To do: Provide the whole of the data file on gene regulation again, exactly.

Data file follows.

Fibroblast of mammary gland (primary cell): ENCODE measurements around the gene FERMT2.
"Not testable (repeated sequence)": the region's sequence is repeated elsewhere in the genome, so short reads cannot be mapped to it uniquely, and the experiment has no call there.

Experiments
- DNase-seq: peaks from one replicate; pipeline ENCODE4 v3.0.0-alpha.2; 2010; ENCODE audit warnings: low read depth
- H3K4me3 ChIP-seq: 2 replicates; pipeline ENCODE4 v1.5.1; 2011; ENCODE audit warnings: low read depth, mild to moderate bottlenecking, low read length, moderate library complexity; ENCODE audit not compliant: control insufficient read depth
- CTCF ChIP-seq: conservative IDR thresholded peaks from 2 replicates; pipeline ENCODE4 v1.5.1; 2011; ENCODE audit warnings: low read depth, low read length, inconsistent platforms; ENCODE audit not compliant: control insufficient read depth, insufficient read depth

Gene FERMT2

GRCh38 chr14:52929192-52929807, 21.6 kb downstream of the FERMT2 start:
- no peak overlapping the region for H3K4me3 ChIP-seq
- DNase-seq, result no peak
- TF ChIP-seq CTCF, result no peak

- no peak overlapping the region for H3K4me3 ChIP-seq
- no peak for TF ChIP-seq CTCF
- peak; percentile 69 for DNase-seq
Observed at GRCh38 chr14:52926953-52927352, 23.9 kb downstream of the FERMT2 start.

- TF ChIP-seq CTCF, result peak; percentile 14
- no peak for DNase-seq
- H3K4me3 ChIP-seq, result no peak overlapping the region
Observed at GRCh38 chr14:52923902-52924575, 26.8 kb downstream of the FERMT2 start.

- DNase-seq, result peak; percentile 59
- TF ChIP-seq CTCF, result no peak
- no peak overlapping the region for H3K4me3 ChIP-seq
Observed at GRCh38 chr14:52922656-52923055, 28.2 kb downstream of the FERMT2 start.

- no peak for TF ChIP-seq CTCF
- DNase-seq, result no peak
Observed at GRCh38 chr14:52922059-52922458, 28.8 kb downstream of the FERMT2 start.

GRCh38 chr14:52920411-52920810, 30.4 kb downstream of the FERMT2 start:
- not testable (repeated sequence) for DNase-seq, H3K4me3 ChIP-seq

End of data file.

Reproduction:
Fibroblast of mammary gland (primary cell): ENCODE measurements around the gene FERMT2.
"Not testable (repeated sequence)": the region's sequence is repeated elsewhere in the genome, so short reads cannot be mapped to it uniquely, and the experiment has no call there.

Experiments
- DNase-seq: peaks from one replicate; pipeline ENCODE4 v3.0.0-alpha.2; 2010; ENCODE audit warnings: low read depth
- H3K4me3 ChIP-seq: 2 replicates; pipeline ENCODE4 v1.5.1; 2011; ENCODE audit warnings: low read depth, mild to moderate bottlenecking, low read length, moderate library complexity; ENCODE audit not compliant: control insufficient read depth
- CTCF ChIP-seq: conservative IDR thresholded peaks from 2 replicates; pipeline ENCODE4 v1.5.1; 2011; ENCODE audit warnings: low read depth, low read length, inconsistent platforms; ENCODE audit not compliant: control insufficient read depth, insufficient read depth

Gene FERMT2

GRCh38 chr14:52929192-52929807, 21.6 kb downstream of the FERMT2 start:
- no peak overlapping the region for H3K4me3 ChIP-seq
- DNase-seq, result no peak
- TF ChIP-seq CTCF, result no peak

- no peak overlapping the region for H3K4me3 ChIP-seq
- no peak for TF ChIP-seq CTCF
- peak; percentile 69 for DNase-seq
Observed at GRCh38 chr14:52926953-52927352, 23.9 kb downstream of the FERMT2 start.

- TF ChIP-seq CTCF, result peak; percentile 14
- no peak for DNase-seq
- H3K4me3 ChIP-seq, result no peak overlapping the region
Observed at GRCh38 chr14:52923902-52924575, 26.8 kb downstream of the FERMT2 start.

- DNase-seq, result peak; percentile 59
- TF ChIP-seq CTCF, result no peak
- no peak overlapping the region for H3K4me3 ChIP-seq
Observed at GRCh38 chr14:52922656-52923055, 28.2 kb downstream of the FERMT2 start.

- no peak for TF ChIP-seq CTCF
- DNase-seq, result no peak
Observed at GRCh38 chr14:52922059-52922458, 28.8 kb downstream of the FERMT2 start.

GRCh38 chr14:52920411-52920810, 30.4 kb downstream of the FERMT2 start:
- not testable (repeated sequence) for DNase-seq, H3K4me3 ChIP-seq